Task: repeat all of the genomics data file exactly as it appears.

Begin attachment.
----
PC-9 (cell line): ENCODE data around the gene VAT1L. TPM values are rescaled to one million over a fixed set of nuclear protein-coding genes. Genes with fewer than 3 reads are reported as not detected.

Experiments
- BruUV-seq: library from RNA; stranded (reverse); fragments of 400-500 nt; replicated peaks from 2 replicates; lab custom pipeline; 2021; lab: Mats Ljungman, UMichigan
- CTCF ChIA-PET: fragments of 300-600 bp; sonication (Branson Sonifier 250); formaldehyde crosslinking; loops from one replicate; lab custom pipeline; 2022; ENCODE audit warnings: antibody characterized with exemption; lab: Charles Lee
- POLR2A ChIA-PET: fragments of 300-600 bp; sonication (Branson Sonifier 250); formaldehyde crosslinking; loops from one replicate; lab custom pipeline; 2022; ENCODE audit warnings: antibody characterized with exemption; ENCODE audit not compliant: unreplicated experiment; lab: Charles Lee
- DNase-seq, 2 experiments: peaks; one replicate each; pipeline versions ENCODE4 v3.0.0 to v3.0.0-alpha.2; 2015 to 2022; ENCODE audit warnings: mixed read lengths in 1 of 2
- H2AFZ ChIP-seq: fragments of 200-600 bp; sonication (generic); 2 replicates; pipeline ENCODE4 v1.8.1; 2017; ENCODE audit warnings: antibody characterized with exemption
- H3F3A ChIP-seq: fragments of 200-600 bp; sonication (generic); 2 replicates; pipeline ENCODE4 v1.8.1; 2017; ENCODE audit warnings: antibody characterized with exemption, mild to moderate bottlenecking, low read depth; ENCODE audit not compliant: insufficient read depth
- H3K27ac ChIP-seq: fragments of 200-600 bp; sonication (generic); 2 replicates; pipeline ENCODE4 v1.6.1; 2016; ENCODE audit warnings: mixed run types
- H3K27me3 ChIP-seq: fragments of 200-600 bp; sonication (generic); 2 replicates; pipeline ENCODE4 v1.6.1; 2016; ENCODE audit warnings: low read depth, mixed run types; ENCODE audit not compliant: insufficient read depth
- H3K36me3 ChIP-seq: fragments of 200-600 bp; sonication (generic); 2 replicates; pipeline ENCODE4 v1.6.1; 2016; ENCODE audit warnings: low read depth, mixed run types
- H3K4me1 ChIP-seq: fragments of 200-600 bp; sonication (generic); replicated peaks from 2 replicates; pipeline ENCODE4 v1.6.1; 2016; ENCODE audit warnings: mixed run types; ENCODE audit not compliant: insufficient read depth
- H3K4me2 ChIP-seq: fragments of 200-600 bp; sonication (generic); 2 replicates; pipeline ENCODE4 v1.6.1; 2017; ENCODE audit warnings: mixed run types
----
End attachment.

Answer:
PC-9 (cell line): ENCODE data around the gene VAT1L. TPM values are rescaled to one million over a fixed set of nuclear protein-coding genes. Genes with fewer than 3 reads are reported as not detected.

Experiments
- BruUV-seq: library from RNA; stranded (reverse); fragments of 400-500 nt; replicated peaks from 2 replicates; lab custom pipeline; 2021; lab: Mats Ljungman, UMichigan
- CTCF ChIA-PET: fragments of 300-600 bp; sonication (Branson Sonifier 250); formaldehyde crosslinking; loops from one replicate; lab custom pipeline; 2022; ENCODE audit warnings: antibody characterized with exemption; lab: Charles Lee
- POLR2A ChIA-PET: fragments of 300-600 bp; sonication (Branson Sonifier 250); formaldehyde crosslinking; loops from one replicate; lab custom pipeline; 2022; ENCODE audit warnings: antibody characterized with exemption; ENCODE audit not compliant: unreplicated experiment; lab: Charles Lee
- DNase-seq, 2 experiments: peaks; one replicate each; pipeline versions ENCODE4 v3.0.0 to v3.0.0-alpha.2; 2015 to 2022; ENCODE audit warnings: mixed read lengths in 1 of 2
- H2AFZ ChIP-seq: fragments of 200-600 bp; sonication (generic); 2 replicates; pipeline ENCODE4 v1.8.1; 2017; ENCODE audit warnings: antibody characterized with exemption
- H3F3A ChIP-seq: fragments of 200-600 bp; sonication (generic); 2 replicates; pipeline ENCODE4 v1.8.1; 2017; ENCODE audit warnings: antibody characterized with exemption, mild to moderate bottlenecking, low read depth; ENCODE audit not compliant: insufficient read depth
- H3K27ac ChIP-seq: fragments of 200-600 bp; sonication (generic); 2 replicates; pipeline ENCODE4 v1.6.1; 2016; ENCODE audit warnings: mixed run types
- H3K27me3 ChIP-seq: fragments of 200-600 bp; sonication (generic); 2 replicates; pipeline ENCODE4 v1.6.1; 2016; ENCODE audit warnings: low read depth, mixed run types; ENCODE audit not compliant: insufficient read depth
- H3K36me3 ChIP-seq: fragments of 200-600 bp; sonication (generic); 2 replicates; pipeline ENCODE4 v1.6.1; 2016; ENCODE audit warnings: low read depth, mixed run types
- H3K4me1 ChIP-seq: fragments of 200-600 bp; sonication (generic); replicated peaks from 2 replicates; pipeline ENCODE4 v1.6.1; 2016; ENCODE audit warnings: mixed run types; ENCODE audit not compliant: insufficient read depth
- H3K4me2 ChIP-seq: fragments of 200-600 bp; sonication (generic); 2 replicates; pipeline ENCODE4 v1.6.1; 2017; ENCODE audit warnings: mixed run types